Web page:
The final three days of my Brathay 10in10 journey all passed in something of a blur. And sitting here, experiencing a maelstrom of emotions, it’s a little difficult to draw out specific details to share with you.
Days 8 and 9 very much followed the pattern of Day 7. No longer was I suffering the ups and downs of earlier in the week (emotionally that is – the course hadn’t changed!). I had finally broken down the course into enough manageable chunks, and had found a comfortable rhythm to run at that would get me round safely in under 4 hours. My body was also starting to adapt to the running and the conditions and to respond to the intensive physio, meaning I was having less issues and less treatment as the week went on.
I also received a welcome boost on Day 8 with Liz’s arrival back at Brathay. A hug before I set out and the knowledge that I’d see her around the course set me up for what was a good, if uneventful, run. And back before the rain started!
More of the same on Day 9. I had found a plan that was working for me and I was determined to stick to it. Again, I finished within two minutes of my time for the previous two days, only this one just felt a bit more like hard work. No major issues, just a tiredness that had settled into the legs. Not surprising really. The real difference on Day 9 was the support around the course. More locals and tourists, particularly in Bowness and Ambleside. Friends and family following me round the course and cheering us all on. And a host of former 10in10ers around the route and at the drinks stops, proudly cheering on the class of 2017. I’ll admit to being a bit of a running geek, and so it was a special moment to have my drinks handed to me by marathon legend Steve Edwards (a Brathay 10in10er himself) at miles 12 and 24. I had a special finish too as Phoebe and Alafair joined me for the last 100 metres and across the line. Special moments. Just one more day to go.
Day 10. Marathon 10. The last 26.2 miles. Our lap of honour. It’s a day unlike the other nine, and not just because it marks the end of the 10in10 journey. With the running of the Windermere Marathon taking place at the same time, Brathay Hall is transformed from the quiet and tranquil place it’s been and is overtaken by the usual noise and activity associated with race day. It does, however, mean that friends and family are joined by hundreds of cheering runners (and KuHAC clubmates) as we make our way to the start. A very damp start.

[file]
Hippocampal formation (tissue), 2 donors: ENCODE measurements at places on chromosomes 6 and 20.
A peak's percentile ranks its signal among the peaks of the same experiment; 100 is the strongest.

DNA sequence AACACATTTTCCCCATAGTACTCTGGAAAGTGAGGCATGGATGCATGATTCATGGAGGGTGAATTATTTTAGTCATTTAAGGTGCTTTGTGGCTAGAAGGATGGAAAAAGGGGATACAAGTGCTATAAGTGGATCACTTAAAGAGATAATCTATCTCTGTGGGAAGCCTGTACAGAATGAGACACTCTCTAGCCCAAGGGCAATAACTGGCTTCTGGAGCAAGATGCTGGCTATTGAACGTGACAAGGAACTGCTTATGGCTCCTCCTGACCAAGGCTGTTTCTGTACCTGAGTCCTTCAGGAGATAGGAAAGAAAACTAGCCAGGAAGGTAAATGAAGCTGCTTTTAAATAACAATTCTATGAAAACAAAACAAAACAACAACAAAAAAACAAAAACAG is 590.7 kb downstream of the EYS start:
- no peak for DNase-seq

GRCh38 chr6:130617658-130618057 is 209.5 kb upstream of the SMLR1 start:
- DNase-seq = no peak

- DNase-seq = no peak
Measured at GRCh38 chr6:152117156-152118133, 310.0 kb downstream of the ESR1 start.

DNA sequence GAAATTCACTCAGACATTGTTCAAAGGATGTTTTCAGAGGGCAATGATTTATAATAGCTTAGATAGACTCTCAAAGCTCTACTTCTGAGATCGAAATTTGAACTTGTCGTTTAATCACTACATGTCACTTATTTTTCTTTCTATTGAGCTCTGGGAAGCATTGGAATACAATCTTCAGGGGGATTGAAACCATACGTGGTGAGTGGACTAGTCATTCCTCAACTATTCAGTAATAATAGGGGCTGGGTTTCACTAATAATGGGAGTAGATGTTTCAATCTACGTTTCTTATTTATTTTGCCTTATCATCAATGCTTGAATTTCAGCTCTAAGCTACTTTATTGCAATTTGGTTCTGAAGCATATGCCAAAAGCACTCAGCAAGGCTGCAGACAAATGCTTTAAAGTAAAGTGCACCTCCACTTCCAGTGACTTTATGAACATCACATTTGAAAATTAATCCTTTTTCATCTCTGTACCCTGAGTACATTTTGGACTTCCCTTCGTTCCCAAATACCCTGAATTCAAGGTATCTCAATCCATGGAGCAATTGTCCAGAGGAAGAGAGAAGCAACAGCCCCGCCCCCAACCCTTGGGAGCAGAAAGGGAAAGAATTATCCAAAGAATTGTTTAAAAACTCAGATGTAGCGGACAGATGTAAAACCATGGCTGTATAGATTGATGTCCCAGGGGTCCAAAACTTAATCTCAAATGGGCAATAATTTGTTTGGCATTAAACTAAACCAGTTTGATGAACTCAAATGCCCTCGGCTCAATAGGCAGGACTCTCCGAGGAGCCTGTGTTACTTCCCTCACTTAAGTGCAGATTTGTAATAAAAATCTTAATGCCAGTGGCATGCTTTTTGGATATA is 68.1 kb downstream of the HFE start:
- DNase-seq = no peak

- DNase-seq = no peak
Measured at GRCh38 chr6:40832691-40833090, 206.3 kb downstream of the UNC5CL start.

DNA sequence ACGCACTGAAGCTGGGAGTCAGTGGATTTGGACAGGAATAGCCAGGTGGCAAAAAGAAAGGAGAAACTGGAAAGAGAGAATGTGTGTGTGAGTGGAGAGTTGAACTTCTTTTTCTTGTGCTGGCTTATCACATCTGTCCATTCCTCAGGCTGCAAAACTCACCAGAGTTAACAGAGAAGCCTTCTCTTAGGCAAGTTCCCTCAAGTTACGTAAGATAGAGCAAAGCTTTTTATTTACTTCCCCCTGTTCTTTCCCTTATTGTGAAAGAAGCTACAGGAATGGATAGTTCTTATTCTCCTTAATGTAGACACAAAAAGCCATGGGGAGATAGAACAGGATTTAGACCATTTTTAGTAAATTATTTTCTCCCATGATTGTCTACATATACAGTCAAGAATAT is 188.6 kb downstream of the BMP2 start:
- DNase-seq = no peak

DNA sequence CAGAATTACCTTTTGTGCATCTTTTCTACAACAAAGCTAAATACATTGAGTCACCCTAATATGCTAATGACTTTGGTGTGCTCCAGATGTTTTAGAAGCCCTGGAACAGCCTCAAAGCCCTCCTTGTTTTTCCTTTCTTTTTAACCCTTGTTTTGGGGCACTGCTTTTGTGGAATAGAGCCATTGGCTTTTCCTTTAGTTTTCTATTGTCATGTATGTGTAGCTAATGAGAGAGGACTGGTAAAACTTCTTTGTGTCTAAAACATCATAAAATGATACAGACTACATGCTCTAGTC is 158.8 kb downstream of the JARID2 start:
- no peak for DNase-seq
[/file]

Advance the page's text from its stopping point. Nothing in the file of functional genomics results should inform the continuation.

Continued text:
Once we are away it’s business as usual and I fall into the same pattern that has served me well since Day 7. “No need to do anything different, get home, sub-4, job done”. The course is much quieter than usual, with the marathon road closures and the fact that most friends and family are staying at Brathay Hall to ensure they see us finish. The only real change on the way round are the “that’s the last time I’ll see that tree/house/sign/roadkill” thoughts that punctuate my 26.2 miles. A little more tired than yesterday, but still going strong, still hitting the same rhythm.
The last four miles are my favourite as we run along the lake from Windermere into Ambleside and to Brathay. And I stop at 24.2 miles (as I have done every day) to gaze at the view of the lake and the hills. My favourite spot, and my last chance to take in the quiet beauty of this most picturesque part of England. Two miles later I’m running up the steep drive at Brathay Hall (not the kindest last .2 of a marathon), down the finishing line, past the cheering crowds.
I cross the line arms aloft and stop the clock. I am embraced by my family, including Trent my amazing physio who has done an incredible job getting me on the road every day. They proceed to place ten medals around my neck.
I am done. I am a 10in10er.